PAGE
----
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Risks Associated with Pacifiers & Thumb Sucking – Fairfax, VA

Keeping Little Smiles Healthy

Baby sleeping with pacifier

Babies are naturally inclined to suck on things, as this is how they receive their very first nutrition and comforting food. Most babies’ instinct to suck will usually decrease after the age of six months or so, but others continue to suck on digits or objects when they need a little soothing during toddlerhood and beyond. The thumb is one of the most common — and pacifiers can be helpful for getting many babies to calm down as well. However, if thumb sucking or pacifier use becomes a habit during times of boredom, anxiety, restlessness, or when they sleep, it can have a real effect on the development of their teeth and jawbone. If your little one sucks their thumb or uses a pacifier for too long, they are at risk for a number of oral health issues. Keep reading to find out more about the risks associated with pacifiers and thumb sucking in Fairfax, VA, including what you can do to help break your child’s thumb or pacifier-sucking habit, from your trusted children's dentist.

Side Effects of Thumb Sucking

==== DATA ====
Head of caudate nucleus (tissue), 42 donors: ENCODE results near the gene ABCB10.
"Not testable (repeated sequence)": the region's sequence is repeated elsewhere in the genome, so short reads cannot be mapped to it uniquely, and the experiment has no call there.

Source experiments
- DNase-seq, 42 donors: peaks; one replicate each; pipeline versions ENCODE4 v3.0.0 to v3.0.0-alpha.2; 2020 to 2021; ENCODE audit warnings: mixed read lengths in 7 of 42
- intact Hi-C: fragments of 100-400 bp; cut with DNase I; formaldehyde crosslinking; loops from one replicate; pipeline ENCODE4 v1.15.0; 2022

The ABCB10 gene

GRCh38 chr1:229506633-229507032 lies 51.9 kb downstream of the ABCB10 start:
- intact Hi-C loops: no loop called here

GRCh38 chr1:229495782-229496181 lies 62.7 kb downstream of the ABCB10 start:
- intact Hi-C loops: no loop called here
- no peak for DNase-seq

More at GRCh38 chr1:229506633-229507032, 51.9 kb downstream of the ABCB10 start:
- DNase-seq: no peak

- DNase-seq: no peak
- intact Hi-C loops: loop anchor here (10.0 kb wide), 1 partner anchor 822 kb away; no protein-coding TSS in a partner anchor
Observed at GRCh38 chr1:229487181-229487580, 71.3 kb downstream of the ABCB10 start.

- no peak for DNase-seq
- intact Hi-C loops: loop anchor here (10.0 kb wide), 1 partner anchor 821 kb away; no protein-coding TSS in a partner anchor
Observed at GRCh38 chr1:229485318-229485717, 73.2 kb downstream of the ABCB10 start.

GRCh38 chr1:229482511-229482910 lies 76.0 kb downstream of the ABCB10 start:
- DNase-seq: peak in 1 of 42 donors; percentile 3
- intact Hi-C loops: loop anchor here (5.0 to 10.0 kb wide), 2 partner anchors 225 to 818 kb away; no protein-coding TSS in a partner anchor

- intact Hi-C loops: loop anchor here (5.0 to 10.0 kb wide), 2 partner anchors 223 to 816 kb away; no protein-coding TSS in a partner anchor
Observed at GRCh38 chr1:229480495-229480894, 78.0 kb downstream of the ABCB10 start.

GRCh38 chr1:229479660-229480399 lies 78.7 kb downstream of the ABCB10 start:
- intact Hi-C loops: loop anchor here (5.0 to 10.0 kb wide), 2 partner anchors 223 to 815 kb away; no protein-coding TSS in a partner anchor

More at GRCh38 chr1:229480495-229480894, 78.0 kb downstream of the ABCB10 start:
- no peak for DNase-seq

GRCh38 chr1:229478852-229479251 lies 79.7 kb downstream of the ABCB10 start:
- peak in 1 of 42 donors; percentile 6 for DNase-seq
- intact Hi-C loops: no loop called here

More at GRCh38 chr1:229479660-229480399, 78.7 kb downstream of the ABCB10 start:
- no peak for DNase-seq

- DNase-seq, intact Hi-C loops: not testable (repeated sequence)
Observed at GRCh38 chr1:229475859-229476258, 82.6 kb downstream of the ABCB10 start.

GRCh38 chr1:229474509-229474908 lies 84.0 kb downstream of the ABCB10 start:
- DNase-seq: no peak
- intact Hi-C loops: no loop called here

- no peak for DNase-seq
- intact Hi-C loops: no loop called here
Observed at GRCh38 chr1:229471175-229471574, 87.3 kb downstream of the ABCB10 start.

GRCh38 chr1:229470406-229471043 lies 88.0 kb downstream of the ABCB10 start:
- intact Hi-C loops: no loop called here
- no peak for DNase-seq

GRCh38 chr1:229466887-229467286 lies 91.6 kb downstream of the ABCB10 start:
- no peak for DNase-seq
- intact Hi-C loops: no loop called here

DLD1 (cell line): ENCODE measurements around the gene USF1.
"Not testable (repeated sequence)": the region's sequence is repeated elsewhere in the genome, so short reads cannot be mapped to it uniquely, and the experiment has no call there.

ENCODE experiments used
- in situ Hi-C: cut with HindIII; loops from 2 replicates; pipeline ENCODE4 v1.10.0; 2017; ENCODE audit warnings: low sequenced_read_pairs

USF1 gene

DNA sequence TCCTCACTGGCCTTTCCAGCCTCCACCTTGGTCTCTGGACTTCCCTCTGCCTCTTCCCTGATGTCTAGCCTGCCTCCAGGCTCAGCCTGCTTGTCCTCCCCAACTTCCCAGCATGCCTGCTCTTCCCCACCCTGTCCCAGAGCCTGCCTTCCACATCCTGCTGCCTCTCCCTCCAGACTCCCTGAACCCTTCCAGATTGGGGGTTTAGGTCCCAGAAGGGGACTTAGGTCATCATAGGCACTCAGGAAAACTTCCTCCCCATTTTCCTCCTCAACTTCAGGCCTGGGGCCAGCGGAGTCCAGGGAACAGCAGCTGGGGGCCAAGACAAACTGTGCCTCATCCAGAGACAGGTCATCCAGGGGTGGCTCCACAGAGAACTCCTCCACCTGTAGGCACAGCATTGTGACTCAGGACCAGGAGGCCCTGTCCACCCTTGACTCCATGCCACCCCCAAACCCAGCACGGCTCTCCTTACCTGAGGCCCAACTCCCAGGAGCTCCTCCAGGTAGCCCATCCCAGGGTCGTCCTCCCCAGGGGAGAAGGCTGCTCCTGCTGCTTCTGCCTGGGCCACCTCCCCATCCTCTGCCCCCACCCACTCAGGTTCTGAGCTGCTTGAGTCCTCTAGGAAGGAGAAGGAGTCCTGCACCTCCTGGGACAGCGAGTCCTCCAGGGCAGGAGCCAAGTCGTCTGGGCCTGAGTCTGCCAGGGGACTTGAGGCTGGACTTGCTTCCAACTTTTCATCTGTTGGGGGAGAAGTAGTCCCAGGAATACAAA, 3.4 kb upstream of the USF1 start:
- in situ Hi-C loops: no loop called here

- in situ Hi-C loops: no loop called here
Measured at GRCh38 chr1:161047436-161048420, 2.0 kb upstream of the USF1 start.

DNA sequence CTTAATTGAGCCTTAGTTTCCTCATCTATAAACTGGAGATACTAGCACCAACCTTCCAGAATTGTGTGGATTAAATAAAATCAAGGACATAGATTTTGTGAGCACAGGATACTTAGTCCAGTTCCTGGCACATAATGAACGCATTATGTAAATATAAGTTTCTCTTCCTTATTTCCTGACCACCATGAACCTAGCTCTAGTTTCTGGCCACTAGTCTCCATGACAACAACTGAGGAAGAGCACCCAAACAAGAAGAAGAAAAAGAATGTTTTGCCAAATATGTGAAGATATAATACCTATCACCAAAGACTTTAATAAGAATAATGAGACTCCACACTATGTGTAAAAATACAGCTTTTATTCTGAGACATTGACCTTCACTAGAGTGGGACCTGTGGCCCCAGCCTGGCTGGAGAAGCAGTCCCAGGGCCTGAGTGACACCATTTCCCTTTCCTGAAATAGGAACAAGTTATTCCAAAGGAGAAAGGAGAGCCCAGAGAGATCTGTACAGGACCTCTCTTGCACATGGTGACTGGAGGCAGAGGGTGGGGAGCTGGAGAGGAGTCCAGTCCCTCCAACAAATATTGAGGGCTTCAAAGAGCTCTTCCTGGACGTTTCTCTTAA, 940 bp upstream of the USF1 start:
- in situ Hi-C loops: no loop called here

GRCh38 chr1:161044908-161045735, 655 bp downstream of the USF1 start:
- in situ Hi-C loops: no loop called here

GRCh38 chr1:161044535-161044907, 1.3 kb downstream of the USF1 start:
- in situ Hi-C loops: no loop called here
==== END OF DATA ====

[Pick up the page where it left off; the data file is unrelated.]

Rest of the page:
Child sucking thumb

Sucking the thumb or a pacifier may seem harmless or even cute when your little one does it, but over a long period of time, these habits really take a toll:

  • Misaligned teeth and jaws: Your baby’s upper and lower jaws and the teeth within them are busy developing all throughout childhood, and constantly having a thumb or pacifier in the mouth can alter their growth and result in a problem that needs to be corrected later.
  • Slanted teeth: The teeth may come in at a protruding angle due to the consistent presence of a thumb or pacifier in the mouth.
  • Narrowed roof: Because your little one’s hard and soft oral tissues are extremely malleable during their first few years, it is all too easy for them to mold around a thumb or pacifier during prolonged use.

What’s more, your child may be more vulnerable to harmful bacteria if they are constantly sucking their thumb or a pacifier, which most parents know is likely to fall on the floor and be picked up again repeatedly. In brief, it’s best to keep pacifier usage short and break thumb-sucking habits as soon as they develop.

How to Break a Thumb Sucking/Pacifier Habit

Smiling baby

So breaking your child’s oral habit is important — but is it possible? You may encounter anywhere from a little resistance to a lot when you try to pry the thumb or pacifier from their tight grasp. Remember that sucking is a soothing habit, so you may have the most success when you try to reduce what is making them uncomfortable in the first place. Help them find new ways to entertain themselves or self-soothe in times of distress, like when you drop them off for school.

Once you have tried to reduce stress and anxiety for your child, you may want to test some other methods as well. You can find special appliances that make it difficult for your little one to suck his or her thumb, or you can just have them wear a glove while they sleep. You could also start a reward system in which your little one earns a special prize every time they do not suck their thumb.

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